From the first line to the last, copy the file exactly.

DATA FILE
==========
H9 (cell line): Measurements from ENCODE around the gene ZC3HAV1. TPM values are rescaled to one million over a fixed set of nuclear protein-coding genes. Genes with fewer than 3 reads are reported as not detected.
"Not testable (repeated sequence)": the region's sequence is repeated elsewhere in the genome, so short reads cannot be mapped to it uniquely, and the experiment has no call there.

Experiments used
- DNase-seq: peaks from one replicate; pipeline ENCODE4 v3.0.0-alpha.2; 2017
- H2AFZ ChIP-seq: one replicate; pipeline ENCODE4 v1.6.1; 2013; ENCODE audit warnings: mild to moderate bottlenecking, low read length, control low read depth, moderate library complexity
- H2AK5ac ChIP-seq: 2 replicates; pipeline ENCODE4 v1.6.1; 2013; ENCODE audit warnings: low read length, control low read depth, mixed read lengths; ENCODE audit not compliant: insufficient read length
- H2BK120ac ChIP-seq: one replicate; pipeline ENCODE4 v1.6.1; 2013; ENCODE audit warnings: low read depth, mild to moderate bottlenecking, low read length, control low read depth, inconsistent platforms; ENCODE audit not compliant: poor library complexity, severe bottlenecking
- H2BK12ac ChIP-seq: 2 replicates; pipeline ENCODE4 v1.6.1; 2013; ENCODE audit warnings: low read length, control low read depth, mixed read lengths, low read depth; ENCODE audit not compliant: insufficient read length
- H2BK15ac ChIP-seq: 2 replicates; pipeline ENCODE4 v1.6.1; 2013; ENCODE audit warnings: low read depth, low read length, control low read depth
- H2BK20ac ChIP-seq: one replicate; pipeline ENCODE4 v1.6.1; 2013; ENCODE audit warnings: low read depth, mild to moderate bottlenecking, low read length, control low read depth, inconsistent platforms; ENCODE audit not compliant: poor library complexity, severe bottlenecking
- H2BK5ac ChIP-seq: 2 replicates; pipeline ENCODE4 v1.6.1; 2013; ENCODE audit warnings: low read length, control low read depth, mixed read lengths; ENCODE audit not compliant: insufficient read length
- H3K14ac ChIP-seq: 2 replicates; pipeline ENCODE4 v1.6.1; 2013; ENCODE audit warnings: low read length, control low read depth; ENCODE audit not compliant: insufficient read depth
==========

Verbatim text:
H9 (cell line): Measurements from ENCODE around the gene ZC3HAV1. TPM values are rescaled to one million over a fixed set of nuclear protein-coding genes. Genes with fewer than 3 reads are reported as not detected.
"Not testable (repeated sequence)": the region's sequence is repeated elsewhere in the genome, so short reads cannot be mapped to it uniquely, and the experiment has no call there.

Experiments used
- DNase-seq: peaks from one replicate; pipeline ENCODE4 v3.0.0-alpha.2; 2017
- H2AFZ ChIP-seq: one replicate; pipeline ENCODE4 v1.6.1; 2013; ENCODE audit warnings: mild to moderate bottlenecking, low read length, control low read depth, moderate library complexity
- H2AK5ac ChIP-seq: 2 replicates; pipeline ENCODE4 v1.6.1; 2013; ENCODE audit warnings: low read length, control low read depth, mixed read lengths; ENCODE audit not compliant: insufficient read length
- H2BK120ac ChIP-seq: one replicate; pipeline ENCODE4 v1.6.1; 2013; ENCODE audit warnings: low read depth, mild to moderate bottlenecking, low read length, control low read depth, inconsistent platforms; ENCODE audit not compliant: poor library complexity, severe bottlenecking
- H2BK12ac ChIP-seq: 2 replicates; pipeline ENCODE4 v1.6.1; 2013; ENCODE audit warnings: low read length, control low read depth, mixed read lengths, low read depth; ENCODE audit not compliant: insufficient read length
- H2BK15ac ChIP-seq: 2 replicates; pipeline ENCODE4 v1.6.1; 2013; ENCODE audit warnings: low read depth, low read length, control low read depth
- H2BK20ac ChIP-seq: one replicate; pipeline ENCODE4 v1.6.1; 2013; ENCODE audit warnings: low read depth, mild to moderate bottlenecking, low read length, control low read depth, inconsistent platforms; ENCODE audit not compliant: poor library complexity, severe bottlenecking
- H2BK5ac ChIP-seq: 2 replicates; pipeline ENCODE4 v1.6.1; 2013; ENCODE audit warnings: low read length, control low read depth, mixed read lengths; ENCODE audit not compliant: insufficient read length
- H3K14ac ChIP-seq: 2 replicates; pipeline ENCODE4 v1.6.1; 2013; ENCODE audit warnings: low read length, control low read depth; ENCODE audit not compliant: insufficient read depth